Campbell Collaboration

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Campbell Collaboration
Campbell logo
TypeInternational research network
PurposeResearch evidence synthesis for decisionmaking in policy and practice
Area served
  • Systematic reviews
  • Plain language summaries
  • Policy briefs
  • Evidence and gap maps
  • Evidence synthesis methods papers

The Campbell Collaboration is a nonprofit organization that promotes evidence-based decisions and policy through the production of systematic reviews and other types of evidence synthesis.[1] Campbell is composed of coordinating groups that coordinate the production of systematic reviews and evidence gap maps in the following areas: Business & Management, Climate Solutions, Crime & Justice, Disability, Education, International Development, Knowledge Translation & Implementation, Methods, and Social Welfare.[2] It is a sister initiative of Cochrane, with secretariat staff in Oslo and New Delhi.[3]

Campbell reviews are published in Campbell Systematic Reviews, an open access journal committed to publishing systematic reviews as well as methods research papers, and evidence and gap maps.[4] The Editor-In-Chief is Vivian Welch from the University of Ottawa.[5]


The Campbell Collaboration was created as a result of a perceived need for an organization that would produce reviews of the evidence on the effectiveness of social interventions.[6] An exploratory meeting in London in 1999 led to the establishment of the Campbell Collaboration in 2000 and an inaugural meeting at the University of Pennsylvania in Philadelphia, United States, on 24–25 February 2000.[6]

The collaboration was named after the American psychologist Donald T. Campbell (1916-1996), a member of the National Academy of Sciences in the United States.[6]

In December 2004, the American Psychological Association published an article on the work of the Campbell Collaboration.[7]

In May 2005, a special issue of the Annals of the American Academy of Political and Social Science was devoted to describing what the evidence-based approach of the Cochrane Collaboration and Campbell Collaboration had uncovered.[8]

The International Initiative for Impact Evaluation (3ie) and the University of Ottawa established the International Development Coordinating Group (IDCG) in May 2011.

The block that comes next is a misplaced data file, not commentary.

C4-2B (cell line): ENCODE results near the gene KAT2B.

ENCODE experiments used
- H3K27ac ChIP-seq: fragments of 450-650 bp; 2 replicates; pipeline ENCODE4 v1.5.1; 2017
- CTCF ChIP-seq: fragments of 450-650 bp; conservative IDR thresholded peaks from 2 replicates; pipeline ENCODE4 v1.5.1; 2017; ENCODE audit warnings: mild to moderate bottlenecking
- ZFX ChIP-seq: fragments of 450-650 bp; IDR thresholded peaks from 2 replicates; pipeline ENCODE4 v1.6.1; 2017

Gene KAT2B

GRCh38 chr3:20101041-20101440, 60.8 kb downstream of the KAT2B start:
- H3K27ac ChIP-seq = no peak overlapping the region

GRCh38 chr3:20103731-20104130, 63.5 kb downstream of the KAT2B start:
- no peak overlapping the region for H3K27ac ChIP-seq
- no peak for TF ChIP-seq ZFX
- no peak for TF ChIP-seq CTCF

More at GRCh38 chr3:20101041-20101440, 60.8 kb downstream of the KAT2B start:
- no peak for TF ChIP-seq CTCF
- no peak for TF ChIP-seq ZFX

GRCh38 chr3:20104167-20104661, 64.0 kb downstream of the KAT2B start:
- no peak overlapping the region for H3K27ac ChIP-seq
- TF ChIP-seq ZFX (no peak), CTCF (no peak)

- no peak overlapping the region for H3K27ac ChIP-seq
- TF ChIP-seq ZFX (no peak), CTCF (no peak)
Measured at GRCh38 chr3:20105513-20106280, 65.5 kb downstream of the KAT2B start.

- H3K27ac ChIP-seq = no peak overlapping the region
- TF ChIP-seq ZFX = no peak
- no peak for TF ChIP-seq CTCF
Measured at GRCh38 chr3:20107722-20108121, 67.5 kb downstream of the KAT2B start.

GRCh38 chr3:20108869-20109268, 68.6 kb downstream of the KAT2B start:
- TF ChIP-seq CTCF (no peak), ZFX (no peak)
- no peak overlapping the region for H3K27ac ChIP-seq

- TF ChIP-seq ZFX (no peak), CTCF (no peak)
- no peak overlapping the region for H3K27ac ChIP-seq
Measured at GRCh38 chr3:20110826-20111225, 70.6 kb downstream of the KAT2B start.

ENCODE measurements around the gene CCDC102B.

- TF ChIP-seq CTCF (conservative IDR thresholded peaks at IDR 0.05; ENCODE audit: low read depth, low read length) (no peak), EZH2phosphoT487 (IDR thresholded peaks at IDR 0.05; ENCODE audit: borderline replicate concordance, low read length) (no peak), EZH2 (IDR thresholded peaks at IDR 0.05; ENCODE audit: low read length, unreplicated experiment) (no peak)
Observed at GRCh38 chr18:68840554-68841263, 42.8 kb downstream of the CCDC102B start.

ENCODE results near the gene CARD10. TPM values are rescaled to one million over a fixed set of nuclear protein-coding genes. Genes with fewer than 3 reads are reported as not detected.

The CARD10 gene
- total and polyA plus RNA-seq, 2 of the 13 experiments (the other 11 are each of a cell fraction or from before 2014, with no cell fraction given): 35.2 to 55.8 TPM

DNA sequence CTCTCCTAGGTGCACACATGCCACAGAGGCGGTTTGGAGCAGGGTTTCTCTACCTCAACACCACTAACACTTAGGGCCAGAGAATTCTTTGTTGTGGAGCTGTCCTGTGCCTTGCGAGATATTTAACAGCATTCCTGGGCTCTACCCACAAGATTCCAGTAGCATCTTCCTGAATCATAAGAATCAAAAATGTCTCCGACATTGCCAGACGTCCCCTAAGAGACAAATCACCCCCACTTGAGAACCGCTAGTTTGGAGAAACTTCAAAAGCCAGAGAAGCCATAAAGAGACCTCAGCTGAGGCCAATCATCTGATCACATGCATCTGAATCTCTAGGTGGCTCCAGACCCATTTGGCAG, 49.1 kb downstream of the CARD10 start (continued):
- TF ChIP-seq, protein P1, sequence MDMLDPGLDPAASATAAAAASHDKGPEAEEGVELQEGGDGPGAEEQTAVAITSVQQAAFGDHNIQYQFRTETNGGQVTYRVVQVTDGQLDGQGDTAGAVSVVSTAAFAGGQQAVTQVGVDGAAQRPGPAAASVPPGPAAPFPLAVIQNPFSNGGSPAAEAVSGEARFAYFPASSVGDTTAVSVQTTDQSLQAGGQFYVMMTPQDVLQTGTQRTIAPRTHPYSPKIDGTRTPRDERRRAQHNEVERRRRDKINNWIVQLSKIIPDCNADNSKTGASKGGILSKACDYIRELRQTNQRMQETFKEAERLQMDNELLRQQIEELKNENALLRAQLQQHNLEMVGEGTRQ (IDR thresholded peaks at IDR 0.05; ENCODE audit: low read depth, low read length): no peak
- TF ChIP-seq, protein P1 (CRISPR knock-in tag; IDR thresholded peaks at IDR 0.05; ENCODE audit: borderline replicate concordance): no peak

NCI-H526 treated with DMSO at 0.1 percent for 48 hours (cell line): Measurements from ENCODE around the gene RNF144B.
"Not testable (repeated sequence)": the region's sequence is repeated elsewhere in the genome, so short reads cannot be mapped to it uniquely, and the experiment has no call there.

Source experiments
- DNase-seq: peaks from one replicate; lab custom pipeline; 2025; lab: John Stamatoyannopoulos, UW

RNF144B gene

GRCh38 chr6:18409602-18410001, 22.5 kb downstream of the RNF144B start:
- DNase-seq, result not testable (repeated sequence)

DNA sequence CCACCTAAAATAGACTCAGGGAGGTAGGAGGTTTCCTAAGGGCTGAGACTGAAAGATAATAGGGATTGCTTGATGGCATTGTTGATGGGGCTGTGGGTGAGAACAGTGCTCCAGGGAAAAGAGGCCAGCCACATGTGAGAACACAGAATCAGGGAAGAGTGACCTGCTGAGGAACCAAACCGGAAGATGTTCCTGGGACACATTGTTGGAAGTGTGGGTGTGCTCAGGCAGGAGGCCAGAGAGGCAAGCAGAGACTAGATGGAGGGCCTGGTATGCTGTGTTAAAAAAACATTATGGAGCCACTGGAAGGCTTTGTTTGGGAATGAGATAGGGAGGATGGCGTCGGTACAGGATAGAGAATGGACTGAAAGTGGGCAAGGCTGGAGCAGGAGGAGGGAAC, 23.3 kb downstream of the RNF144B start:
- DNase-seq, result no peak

There are two Campbell regional centres: Campbell UK & Ireland, established in 2016 and hosted at The Centre for Evidence and Social Innovation at Queen's University Belfast in the UK, and Campbell South Asia, established in New Delhi, India in 2019.

Use by other organizations and policy influence[edit]

Campbell reviews are used by organizations and policy-makers to inform decision-making based on research evidence. Charity evaluator and effective altruism advocate GiveWell had listed the Campbell Collaboration as one of its sources of information when trying to assess the state of evidence for various social policies and interventions in the United States and notes their value in determining susceptibility to publication bias of social programs.[9] Campbell reviews have been used to inform policy implementation and guideline development in various countries.[10]

Similar organizations[edit]


  1. ^ "Our Vision and Mission". Campbell Collaboration. Retrieved 21 October 2019.
  2. ^ "Research Evidence". Campbell Collaboration. Retrieved 21 October 2019.
  3. ^ "Contact Us". Campbell Collaboration. Retrieved 21 October 2019.
  4. ^ "Campbell Systematic Reviews". doi:10.1002/(ISSN)1891-1803. Retrieved 6 September 2019.
  5. ^ "Vivian Welch Appointed Campbell Collaboration Editor". February 8, 2017. Retrieved November 8, 2020.
  6. ^ a b c "History". Campbell Collaboration. Retrieved 21 October 2019.
  7. ^ Dingfelder, Sadie (December 2004). "The significance of null: A group of social scientists hunts down unpublished studies and aims to inform policy through thorough meta-analysis". American Psychological Association. Retrieved March 26, 2014.
  8. ^ Place Randomized Trials: Experimental Tests of Public Policy (The Annals of the American Academy of Political and Social Science Series) [Hardcover]. SAGE publications. May 1, 2005. ISBN 978-1412925815.
  9. ^ "Criteria for evaluating U.S. programs". GiveWell. 2010. Retrieved March 26, 2014.
  10. ^ "New publication: Campbell systematic reviews' policy impact cases". Campbell Collaboration. Retrieved 7 May 2020.

External links[edit]